maryamassegaf asked: Is it possible our type change over the time? I have test and read about mbti in many website, and the result is always INTJ right now, but I think my type in childhood was ISTJ (the description is fit better to me in the childhood). When I was teen, there was clashes inside my mind so I began to questioning inside my mind about values, rules, morality and principles in society. So I think those clashes shaped me to use more Ni functions. Btw, I have test my cognitive functions in website, and ther result my Ni, Te, Fi, Ti, and Si function is more deveoped than others (in order with small point difference)
Have you ever met somebody who got in a car accident, ended up with a horrible head injury and was never quite the same person after that? It happened to my dad (literally changed personalities).
How about…have you ever met somebody who underwent traumatising childhood abuse and ended up with Dissociative Identity Disorder (DID)? Multiple personalities all meshed into one person?
The point I’m trying to make is this. Yes, personality can change drastically as a result of trauma. It happens subconsciously, in a part of our minds that we have little control over. However, I don’t believe it’s possible to consciously change your personality.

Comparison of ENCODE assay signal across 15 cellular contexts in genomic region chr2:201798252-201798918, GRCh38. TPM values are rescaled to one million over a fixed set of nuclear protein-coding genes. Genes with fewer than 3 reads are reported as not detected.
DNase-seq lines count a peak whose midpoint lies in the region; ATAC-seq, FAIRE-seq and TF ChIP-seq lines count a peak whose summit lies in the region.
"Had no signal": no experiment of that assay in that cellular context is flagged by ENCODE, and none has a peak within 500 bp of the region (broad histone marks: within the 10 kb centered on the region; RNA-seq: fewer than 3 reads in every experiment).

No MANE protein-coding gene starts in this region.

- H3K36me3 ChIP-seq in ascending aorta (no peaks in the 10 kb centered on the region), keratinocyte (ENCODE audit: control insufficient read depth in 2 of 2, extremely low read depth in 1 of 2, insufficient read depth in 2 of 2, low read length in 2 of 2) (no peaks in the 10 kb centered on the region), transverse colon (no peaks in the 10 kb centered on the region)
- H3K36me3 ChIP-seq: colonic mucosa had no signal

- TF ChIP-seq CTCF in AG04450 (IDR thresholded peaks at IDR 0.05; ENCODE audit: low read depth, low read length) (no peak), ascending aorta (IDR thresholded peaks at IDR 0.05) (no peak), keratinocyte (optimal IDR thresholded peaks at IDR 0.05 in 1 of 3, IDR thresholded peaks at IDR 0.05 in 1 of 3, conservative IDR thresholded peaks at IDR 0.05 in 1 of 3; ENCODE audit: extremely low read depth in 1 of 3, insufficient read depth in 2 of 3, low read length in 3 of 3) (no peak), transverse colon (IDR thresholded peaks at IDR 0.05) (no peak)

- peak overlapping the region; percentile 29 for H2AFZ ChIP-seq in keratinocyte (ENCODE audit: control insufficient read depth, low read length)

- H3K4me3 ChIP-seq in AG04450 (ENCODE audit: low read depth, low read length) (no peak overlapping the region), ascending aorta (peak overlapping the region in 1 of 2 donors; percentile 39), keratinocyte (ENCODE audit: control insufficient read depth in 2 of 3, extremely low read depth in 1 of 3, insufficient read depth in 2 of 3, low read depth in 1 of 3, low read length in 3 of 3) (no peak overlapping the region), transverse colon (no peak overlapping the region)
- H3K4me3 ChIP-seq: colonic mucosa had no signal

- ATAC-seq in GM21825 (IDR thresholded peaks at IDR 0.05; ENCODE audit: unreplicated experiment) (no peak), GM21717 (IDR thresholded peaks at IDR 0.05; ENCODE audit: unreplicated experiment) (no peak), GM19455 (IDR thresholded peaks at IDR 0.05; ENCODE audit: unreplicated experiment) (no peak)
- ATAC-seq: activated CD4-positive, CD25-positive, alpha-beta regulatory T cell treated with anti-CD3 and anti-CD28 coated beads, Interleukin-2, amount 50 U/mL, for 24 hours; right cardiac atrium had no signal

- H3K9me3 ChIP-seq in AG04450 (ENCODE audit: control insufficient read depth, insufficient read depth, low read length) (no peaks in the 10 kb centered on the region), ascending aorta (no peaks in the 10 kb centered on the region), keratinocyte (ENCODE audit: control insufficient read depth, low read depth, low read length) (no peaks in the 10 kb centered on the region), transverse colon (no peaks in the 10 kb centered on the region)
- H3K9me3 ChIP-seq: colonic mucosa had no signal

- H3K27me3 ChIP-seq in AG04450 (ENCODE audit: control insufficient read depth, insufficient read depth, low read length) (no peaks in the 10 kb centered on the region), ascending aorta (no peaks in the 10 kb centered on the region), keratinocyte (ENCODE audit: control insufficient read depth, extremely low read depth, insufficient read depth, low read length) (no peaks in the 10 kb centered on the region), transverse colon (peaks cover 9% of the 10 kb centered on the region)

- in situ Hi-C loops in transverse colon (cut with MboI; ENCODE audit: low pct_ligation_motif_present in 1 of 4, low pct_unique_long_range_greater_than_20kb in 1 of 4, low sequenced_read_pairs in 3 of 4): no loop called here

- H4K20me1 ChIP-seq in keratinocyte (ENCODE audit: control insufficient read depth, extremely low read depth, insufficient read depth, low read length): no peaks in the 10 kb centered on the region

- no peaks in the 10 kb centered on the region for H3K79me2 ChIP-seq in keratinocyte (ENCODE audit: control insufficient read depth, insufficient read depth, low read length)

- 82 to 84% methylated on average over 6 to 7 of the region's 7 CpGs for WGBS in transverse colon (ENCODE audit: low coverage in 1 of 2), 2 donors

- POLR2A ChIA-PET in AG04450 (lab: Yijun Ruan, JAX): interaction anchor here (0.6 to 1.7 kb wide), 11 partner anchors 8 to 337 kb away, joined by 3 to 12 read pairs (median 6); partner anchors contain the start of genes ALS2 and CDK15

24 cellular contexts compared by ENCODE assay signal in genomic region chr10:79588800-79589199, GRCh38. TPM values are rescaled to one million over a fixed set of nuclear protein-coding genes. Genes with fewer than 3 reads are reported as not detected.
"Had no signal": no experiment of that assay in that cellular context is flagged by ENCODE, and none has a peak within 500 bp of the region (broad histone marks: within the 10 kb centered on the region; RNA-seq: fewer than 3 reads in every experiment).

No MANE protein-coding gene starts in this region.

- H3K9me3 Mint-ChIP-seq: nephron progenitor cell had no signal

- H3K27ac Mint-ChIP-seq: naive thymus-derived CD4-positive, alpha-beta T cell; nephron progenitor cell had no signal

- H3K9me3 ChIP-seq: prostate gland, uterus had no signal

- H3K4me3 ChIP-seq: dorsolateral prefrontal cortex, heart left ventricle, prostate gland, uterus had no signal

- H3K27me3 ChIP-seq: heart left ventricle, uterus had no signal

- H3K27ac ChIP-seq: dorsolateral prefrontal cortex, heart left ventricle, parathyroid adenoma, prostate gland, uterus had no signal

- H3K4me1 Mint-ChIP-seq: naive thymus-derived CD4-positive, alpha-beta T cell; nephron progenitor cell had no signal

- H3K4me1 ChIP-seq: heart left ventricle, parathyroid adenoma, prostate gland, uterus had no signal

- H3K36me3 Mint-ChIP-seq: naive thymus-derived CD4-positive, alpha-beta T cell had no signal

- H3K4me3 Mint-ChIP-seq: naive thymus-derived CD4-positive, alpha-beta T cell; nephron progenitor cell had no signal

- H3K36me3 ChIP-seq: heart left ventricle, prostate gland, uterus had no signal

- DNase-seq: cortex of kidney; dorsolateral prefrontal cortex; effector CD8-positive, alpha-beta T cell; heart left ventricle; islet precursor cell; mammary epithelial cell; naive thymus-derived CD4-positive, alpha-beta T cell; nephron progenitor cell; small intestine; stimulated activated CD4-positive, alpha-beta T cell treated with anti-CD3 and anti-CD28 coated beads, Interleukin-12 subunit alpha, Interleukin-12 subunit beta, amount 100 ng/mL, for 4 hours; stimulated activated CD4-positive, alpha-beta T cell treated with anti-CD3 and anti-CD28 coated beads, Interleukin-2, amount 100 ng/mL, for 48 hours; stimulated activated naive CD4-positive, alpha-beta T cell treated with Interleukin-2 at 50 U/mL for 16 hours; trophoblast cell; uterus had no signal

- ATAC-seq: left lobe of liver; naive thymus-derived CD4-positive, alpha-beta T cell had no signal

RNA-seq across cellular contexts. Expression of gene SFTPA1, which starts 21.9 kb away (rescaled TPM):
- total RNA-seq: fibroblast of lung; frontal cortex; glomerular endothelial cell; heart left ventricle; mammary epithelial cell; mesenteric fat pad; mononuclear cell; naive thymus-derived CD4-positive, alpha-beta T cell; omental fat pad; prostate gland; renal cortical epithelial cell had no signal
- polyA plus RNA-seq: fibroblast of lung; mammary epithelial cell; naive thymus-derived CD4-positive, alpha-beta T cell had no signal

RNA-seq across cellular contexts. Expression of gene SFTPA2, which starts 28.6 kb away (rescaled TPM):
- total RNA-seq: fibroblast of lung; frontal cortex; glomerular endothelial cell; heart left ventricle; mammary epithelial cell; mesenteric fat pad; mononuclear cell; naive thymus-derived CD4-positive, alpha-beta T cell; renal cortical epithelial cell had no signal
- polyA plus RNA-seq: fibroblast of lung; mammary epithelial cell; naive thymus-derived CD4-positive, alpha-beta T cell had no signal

1. Don’t trust the test.
Realise that online MBTI test results are usually inaccurate to a large extent, so I wouldn’t advise you to base a fluctuating personality off of any of them (if you must, this one is more accurate than most).
If you need examples of how often the test is accurate, take a look at my family’s results after multiple tests:
|Family member||Actual type||Test results|
|Sibling 1||ENFP||INFP, ESFP, INFJ, ENFP, ISFP, INFJ|
|Sibling 2||ESFP||ENTP, ESFP, ENTJ, ESTP, ENTJ, ENTJ|
|Sibling 3||ISTJ||ISTJ, ISTJ, ISTJ, ISTJ, ISTJ, ISTJ|
|Me||INTJ||INTJ, INTP, INTJ, INTJ, INTJ, INTJ|
You’ll notice that my ISTJ sibling and I both get relatively consistent results, while my ESFP and ENFP siblings have startlingly erratic results.
Part of this has to do with the test questions being widely interpretable, but it also has largely to do with how well we actually know ourselves. My ISTJ sibling and I are extremely introspective and way too honest with both ourselves and others, so naturally our results are going to be more likely to be accurate.